"Should not have happened," DPD launches investigation into unanswered 911 calls after fatal crash

WEB UPDATE (6:50 p.m.): Detroit police say the first call to 911 was received at 11:19 Saturday night. It was connected and EMS was ordered. There were about 50 calls received regarding the crash, with some connected and others placed on hold. 

A spokesperson for the Detroit police wanted to be clear that EMS was ordered after the first call. 

-The original story is below-

Michael Blackwell was laying on the ground, bleeding profusely. He had been in a motorcycle accident. His friends said he still had a pulse, but couldn't when they called 911, there was no answer.

"During that period of time, there were 51 calls coming into the 911 center. Not an excuse certainly that's something we have to contend with at times," said Detroit Police Chief James Craig, "but relative to this issue, what happened should not have happened."

Instead, when Blackwell's friends dialed the emergency number, their calls were instead answered by an automated recording asking them to stay on the line for the next available operator. 

The Detroit Police Department said this happens during heavy call volumes. However, Blackwell's friends instead kept hanging up and calling back, hoping for an answer.

"It was frustrating and it was worrisome because we had our buddy, a really good friend of ours, laying on the ground, bleeding pretty bad and we just needed help immediately," said Blake Shopshear, a friend of Blackwell's. "We tried getting help as soon as we could and nobody was coming."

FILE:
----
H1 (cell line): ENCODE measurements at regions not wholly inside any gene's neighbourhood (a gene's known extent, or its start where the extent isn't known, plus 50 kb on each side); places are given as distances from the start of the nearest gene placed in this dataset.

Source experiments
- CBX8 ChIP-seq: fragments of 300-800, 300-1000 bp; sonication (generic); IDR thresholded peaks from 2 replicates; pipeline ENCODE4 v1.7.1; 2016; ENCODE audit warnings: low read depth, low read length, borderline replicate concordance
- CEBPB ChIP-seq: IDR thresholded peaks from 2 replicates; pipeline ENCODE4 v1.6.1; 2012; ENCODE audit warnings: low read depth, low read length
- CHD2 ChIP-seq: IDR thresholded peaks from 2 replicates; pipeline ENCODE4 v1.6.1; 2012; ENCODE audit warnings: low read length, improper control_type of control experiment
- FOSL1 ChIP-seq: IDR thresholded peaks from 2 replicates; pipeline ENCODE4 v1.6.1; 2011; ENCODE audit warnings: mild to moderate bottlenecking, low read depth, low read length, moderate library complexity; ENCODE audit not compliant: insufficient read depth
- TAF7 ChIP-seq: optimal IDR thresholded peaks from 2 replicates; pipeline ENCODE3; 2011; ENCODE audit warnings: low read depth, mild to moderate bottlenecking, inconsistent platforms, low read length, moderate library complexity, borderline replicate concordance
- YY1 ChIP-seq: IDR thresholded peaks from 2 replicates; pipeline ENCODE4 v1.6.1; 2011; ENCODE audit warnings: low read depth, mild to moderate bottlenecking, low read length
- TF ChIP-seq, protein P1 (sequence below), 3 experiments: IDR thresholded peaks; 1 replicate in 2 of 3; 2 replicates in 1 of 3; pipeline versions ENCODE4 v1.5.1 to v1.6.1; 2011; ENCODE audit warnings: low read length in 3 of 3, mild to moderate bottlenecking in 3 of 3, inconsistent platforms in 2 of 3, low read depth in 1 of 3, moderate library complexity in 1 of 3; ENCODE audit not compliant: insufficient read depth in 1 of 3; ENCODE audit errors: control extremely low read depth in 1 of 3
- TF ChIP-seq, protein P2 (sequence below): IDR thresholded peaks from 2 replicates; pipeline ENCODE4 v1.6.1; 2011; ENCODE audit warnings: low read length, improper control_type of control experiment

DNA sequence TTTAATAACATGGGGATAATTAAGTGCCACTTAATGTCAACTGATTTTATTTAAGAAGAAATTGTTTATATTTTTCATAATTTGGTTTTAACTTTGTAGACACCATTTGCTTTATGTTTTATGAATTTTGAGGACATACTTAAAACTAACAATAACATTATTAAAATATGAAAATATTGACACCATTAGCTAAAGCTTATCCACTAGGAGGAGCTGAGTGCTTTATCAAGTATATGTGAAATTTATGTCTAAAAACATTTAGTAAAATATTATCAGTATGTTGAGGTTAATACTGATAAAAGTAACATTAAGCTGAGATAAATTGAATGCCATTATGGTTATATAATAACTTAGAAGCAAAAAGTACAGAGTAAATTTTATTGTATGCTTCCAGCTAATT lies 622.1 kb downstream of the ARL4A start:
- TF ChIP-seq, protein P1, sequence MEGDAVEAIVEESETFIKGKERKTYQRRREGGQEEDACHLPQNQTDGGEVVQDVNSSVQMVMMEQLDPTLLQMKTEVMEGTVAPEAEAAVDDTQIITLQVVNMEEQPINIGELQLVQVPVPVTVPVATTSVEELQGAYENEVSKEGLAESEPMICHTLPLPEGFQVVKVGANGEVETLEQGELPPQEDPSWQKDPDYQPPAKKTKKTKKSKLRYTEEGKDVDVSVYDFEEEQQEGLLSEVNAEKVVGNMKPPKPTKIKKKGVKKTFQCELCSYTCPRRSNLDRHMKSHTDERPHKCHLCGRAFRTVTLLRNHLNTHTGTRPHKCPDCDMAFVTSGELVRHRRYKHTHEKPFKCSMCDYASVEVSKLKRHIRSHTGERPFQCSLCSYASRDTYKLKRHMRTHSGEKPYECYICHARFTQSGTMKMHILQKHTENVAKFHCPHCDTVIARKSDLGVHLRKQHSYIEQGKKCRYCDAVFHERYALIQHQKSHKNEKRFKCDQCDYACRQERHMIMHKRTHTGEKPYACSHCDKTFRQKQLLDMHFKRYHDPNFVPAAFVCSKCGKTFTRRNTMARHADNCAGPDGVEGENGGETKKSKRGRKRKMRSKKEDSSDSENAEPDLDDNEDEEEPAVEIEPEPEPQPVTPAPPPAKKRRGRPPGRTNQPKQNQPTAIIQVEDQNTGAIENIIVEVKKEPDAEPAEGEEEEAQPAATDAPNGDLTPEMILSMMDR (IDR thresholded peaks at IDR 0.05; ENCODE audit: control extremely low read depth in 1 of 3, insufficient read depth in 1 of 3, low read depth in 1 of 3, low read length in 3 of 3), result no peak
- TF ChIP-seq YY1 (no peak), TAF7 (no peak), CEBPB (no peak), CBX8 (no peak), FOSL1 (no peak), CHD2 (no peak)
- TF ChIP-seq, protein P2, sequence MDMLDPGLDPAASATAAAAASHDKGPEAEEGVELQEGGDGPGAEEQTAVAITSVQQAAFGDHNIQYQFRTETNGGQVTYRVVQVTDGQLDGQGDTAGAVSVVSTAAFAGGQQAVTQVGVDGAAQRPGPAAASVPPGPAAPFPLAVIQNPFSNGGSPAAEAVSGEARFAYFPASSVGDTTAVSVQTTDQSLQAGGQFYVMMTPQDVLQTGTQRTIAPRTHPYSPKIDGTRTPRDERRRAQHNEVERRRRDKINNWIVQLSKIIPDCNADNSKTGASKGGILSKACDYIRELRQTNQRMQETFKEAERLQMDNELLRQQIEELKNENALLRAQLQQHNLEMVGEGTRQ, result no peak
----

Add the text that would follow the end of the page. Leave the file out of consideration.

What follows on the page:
The unanswered calls have become only half the story however. As the panicked friends reached out by phone, they saw a squad car drove by the crash scene and didn't stop. Both witnesses and Craig confirm a unit did pass by the wreck.

"He should have stopped. There was no reason he shouldn't have," Shopshear said. "You run into a situation like this and there's a bike laying there and someone on the ground and blood all over and kids freaking out, waving him down and everything and he just didn't stop."

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Craig told reporters that it's one issue when people can't get ahold of a live person when they're experiencing an emergency. It's a whole other problem when a uniformed officer "in the area of the tragedy" ignored the scene and kept going.

Blackwell's friends eventually did flag down an ambulance. But it was too late for the 22-year-old.

"Things could have played out differently, I'm almost positive," Shopshear said. "I was here, I seen it from start to finish."